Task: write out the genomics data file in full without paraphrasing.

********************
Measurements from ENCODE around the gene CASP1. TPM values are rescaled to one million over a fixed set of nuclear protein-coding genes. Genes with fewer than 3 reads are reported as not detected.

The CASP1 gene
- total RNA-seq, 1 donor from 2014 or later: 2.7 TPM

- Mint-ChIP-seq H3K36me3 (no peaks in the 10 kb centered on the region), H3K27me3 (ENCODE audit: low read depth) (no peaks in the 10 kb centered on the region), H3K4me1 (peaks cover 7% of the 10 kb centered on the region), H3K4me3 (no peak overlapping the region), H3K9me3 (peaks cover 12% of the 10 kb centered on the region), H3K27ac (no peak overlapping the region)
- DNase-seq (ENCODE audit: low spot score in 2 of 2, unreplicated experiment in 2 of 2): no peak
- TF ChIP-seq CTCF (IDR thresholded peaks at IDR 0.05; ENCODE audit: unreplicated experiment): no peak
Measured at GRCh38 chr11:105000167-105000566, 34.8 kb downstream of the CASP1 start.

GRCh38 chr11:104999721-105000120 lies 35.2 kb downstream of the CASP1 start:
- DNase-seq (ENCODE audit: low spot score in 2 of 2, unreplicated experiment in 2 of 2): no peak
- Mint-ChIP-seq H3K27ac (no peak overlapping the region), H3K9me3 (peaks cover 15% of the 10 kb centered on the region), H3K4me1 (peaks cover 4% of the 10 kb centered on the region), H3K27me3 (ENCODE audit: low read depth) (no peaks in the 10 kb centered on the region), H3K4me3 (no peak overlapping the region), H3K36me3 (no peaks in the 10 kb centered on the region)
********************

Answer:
Measurements from ENCODE around the gene CASP1. TPM values are rescaled to one million over a fixed set of nuclear protein-coding genes. Genes with fewer than 3 reads are reported as not detected.

The CASP1 gene
- total RNA-seq, 1 donor from 2014 or later: 2.7 TPM

- Mint-ChIP-seq H3K36me3 (no peaks in the 10 kb centered on the region), H3K27me3 (ENCODE audit: low read depth) (no peaks in the 10 kb centered on the region), H3K4me1 (peaks cover 7% of the 10 kb centered on the region), H3K4me3 (no peak overlapping the region), H3K9me3 (peaks cover 12% of the 10 kb centered on the region), H3K27ac (no peak overlapping the region)
- DNase-seq (ENCODE audit: low spot score in 2 of 2, unreplicated experiment in 2 of 2): no peak
- TF ChIP-seq CTCF (IDR thresholded peaks at IDR 0.05; ENCODE audit: unreplicated experiment): no peak
Measured at GRCh38 chr11:105000167-105000566, 34.8 kb downstream of the CASP1 start.

GRCh38 chr11:104999721-105000120 lies 35.2 kb downstream of the CASP1 start:
- DNase-seq (ENCODE audit: low spot score in 2 of 2, unreplicated experiment in 2 of 2): no peak
- Mint-ChIP-seq H3K27ac (no peak overlapping the region), H3K9me3 (peaks cover 15% of the 10 kb centered on the region), H3K4me1 (peaks cover 4% of the 10 kb centered on the region), H3K27me3 (ENCODE audit: low read depth) (no peaks in the 10 kb centered on the region), H3K4me3 (no peak overlapping the region), H3K36me3 (no peaks in the 10 kb centered on the region)